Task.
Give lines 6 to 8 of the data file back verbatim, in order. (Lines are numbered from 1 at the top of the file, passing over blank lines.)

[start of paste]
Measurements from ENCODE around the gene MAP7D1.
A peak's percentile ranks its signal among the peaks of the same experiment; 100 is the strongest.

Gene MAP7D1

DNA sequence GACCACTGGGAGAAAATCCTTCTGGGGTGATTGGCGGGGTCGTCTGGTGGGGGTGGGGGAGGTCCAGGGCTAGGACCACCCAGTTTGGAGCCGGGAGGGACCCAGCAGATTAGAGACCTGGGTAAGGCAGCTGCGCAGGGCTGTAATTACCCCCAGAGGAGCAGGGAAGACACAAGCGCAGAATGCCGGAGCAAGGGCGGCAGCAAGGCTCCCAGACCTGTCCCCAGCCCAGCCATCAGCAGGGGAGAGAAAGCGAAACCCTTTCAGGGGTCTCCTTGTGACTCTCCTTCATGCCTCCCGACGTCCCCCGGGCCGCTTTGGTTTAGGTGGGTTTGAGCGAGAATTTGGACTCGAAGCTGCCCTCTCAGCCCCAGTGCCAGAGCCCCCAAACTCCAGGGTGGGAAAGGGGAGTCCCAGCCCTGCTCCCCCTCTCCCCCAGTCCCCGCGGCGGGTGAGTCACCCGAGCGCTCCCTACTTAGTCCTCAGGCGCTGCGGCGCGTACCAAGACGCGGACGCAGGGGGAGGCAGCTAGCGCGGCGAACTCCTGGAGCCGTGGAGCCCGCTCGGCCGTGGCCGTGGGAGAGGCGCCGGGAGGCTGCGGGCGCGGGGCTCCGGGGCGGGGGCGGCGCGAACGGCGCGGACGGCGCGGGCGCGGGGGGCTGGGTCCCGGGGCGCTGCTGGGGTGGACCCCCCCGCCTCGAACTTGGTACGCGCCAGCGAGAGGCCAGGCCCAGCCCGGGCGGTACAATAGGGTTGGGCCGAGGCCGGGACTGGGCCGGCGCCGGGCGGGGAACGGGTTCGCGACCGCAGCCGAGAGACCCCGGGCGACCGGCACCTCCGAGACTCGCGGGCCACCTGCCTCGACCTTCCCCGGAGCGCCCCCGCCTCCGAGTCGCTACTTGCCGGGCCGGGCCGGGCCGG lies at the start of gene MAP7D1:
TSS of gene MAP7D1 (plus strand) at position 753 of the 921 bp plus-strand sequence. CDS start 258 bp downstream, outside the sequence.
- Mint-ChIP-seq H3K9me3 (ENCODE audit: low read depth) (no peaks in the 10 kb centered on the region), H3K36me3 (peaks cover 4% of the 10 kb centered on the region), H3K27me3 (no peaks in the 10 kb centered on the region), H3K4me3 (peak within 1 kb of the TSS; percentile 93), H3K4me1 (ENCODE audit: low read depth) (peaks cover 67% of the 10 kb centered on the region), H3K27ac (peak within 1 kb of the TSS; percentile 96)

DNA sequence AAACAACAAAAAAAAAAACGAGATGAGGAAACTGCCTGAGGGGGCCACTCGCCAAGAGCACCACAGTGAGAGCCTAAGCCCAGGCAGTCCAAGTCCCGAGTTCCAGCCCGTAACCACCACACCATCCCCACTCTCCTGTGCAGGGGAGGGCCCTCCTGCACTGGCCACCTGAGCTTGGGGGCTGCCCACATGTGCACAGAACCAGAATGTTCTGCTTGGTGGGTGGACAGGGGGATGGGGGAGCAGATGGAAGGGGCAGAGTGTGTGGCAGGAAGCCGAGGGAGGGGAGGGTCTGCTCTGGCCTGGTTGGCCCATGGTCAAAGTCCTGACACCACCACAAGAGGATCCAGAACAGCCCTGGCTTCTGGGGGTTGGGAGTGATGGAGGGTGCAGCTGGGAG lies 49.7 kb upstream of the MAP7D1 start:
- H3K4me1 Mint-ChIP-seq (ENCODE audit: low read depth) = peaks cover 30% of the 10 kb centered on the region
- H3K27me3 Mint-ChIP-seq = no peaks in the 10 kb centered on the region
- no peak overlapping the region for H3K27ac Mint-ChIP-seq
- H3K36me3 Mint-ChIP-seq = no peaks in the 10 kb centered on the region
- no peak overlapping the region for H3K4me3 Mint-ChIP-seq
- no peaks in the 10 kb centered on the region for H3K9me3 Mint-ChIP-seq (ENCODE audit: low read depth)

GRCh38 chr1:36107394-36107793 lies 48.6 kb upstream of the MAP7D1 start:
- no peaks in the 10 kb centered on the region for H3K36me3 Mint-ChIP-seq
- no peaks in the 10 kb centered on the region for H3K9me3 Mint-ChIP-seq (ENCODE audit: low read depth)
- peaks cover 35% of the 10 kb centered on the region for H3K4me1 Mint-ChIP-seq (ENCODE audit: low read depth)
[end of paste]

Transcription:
- Mint-ChIP-seq H3K9me3 (ENCODE audit: low read depth) (no peaks in the 10 kb centered on the region), H3K36me3 (peaks cover 4% of the 10 kb centered on the region), H3K27me3 (no peaks in the 10 kb centered on the region), H3K4me3 (peak within 1 kb of the TSS; percentile 93), H3K4me1 (ENCODE audit: low read depth) (peaks cover 67% of the 10 kb centered on the region), H3K27ac (peak within 1 kb of the TSS; percentile 96)

DNA sequence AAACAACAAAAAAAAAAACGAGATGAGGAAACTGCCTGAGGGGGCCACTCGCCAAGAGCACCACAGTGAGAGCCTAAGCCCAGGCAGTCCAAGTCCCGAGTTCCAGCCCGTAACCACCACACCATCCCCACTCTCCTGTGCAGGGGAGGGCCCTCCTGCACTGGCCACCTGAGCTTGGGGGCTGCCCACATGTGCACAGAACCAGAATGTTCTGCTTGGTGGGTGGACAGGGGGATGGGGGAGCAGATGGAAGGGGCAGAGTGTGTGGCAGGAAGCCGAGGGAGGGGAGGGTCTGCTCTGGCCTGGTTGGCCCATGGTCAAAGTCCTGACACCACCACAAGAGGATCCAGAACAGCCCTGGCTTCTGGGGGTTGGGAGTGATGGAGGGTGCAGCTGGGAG lies 49.7 kb upstream of the MAP7D1 start:
- H3K4me1 Mint-ChIP-seq (ENCODE audit: low read depth) = peaks cover 30% of the 10 kb centered on the region